Difference between revisions of "2013 AIME I Problems/Problem 3"
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− | == Problem | + | == Problem == |
Let <math>ABCD</math> be a square, and let <math>E</math> and <math>F</math> be points on <math>\overline{AB}</math> and <math>\overline{BC},</math> respectively. The line through <math>E</math> parallel to <math>\overline{BC}</math> and the line through <math>F</math> parallel to <math>\overline{AB}</math> divide <math>ABCD</math> into two squares and two nonsquare rectangles. The sum of the areas of the two squares is <math>\frac{9}{10}</math> of the area of square <math>ABCD.</math> Find <math>\frac{AE}{EB} + \frac{EB}{AE}.</math> | Let <math>ABCD</math> be a square, and let <math>E</math> and <math>F</math> be points on <math>\overline{AB}</math> and <math>\overline{BC},</math> respectively. The line through <math>E</math> parallel to <math>\overline{BC}</math> and the line through <math>F</math> parallel to <math>\overline{AB}</math> divide <math>ABCD</math> into two squares and two nonsquare rectangles. The sum of the areas of the two squares is <math>\frac{9}{10}</math> of the area of square <math>ABCD.</math> Find <math>\frac{AE}{EB} + \frac{EB}{AE}.</math> | ||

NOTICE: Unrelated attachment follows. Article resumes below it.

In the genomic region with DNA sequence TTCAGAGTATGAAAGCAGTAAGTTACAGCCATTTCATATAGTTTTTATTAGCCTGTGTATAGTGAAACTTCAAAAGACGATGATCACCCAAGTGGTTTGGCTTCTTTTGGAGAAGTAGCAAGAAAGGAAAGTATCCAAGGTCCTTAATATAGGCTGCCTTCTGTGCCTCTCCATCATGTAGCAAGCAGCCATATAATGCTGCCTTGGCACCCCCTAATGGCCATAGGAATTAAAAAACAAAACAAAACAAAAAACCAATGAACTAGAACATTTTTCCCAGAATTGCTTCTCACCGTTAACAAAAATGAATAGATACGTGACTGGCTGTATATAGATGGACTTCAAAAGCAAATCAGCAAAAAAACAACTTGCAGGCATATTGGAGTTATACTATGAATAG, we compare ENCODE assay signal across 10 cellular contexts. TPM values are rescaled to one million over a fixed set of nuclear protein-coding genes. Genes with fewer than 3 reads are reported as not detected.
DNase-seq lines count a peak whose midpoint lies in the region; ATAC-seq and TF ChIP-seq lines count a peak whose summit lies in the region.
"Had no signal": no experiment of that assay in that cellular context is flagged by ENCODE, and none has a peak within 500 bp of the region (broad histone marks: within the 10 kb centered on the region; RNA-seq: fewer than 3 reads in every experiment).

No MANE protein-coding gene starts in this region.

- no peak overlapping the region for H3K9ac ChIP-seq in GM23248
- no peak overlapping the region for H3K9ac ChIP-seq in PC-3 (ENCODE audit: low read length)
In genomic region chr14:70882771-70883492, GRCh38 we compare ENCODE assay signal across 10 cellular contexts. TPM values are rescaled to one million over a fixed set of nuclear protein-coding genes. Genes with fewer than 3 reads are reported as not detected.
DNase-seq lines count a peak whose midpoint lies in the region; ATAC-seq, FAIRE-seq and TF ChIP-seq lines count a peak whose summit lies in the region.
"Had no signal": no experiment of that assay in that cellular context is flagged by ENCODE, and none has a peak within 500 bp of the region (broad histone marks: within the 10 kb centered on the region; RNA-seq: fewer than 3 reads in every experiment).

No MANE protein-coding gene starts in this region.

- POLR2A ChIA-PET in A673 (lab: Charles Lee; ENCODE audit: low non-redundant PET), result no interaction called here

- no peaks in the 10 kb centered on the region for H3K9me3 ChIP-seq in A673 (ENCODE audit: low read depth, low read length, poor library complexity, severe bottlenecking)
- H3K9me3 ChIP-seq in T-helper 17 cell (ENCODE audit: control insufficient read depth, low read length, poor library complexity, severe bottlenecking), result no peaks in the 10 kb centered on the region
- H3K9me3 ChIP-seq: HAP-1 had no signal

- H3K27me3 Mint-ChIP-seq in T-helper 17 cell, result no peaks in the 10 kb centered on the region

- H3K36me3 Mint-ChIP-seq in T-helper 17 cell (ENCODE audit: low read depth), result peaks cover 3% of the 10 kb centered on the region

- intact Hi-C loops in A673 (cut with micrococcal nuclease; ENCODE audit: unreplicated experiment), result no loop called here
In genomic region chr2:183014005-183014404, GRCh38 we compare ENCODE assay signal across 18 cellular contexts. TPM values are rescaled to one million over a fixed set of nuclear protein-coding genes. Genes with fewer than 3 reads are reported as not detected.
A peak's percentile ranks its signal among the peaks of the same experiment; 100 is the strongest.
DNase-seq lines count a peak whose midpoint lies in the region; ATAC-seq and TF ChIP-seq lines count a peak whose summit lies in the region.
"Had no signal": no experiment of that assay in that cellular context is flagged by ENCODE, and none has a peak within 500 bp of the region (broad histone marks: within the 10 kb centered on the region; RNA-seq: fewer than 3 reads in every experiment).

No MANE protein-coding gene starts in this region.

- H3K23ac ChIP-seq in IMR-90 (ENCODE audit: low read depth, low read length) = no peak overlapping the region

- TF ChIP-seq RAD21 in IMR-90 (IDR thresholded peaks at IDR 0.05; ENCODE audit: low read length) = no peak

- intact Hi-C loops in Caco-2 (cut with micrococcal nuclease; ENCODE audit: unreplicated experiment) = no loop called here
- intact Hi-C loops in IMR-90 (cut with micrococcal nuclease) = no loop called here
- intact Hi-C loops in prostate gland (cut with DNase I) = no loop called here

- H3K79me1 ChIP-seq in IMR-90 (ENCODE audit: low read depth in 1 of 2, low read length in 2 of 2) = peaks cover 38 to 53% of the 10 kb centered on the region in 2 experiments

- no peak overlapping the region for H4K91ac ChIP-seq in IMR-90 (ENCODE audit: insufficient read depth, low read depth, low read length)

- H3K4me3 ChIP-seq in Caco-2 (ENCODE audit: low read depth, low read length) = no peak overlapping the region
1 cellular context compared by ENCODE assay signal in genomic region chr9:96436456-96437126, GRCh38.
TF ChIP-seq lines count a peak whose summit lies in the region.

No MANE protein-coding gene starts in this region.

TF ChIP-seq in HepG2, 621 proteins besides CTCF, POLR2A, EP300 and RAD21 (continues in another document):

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Let <math>AE</math> be <math>x</math>, and <math>EB</math> be <math>1</math>. Then we are looking for the value <math>x+\frac{1}{x}</math>. The areas of the smaller squares add up to <math>9/10</math> of the area of the large square, <math>(x+1)^2</math>. Cross multiplying and simplifying we get <math>x^2-18x+1=0</math>. Rearranging, we get <math>x+\frac{1}{x}=\boxed{018}</math> | Let <math>AE</math> be <math>x</math>, and <math>EB</math> be <math>1</math>. Then we are looking for the value <math>x+\frac{1}{x}</math>. The areas of the smaller squares add up to <math>9/10</math> of the area of the large square, <math>(x+1)^2</math>. Cross multiplying and simplifying we get <math>x^2-18x+1=0</math>. Rearranging, we get <math>x+\frac{1}{x}=\boxed{018}</math> | ||
− | == Solution 4 (Vieta)== | + | == Solution 4 (Vieta's)== |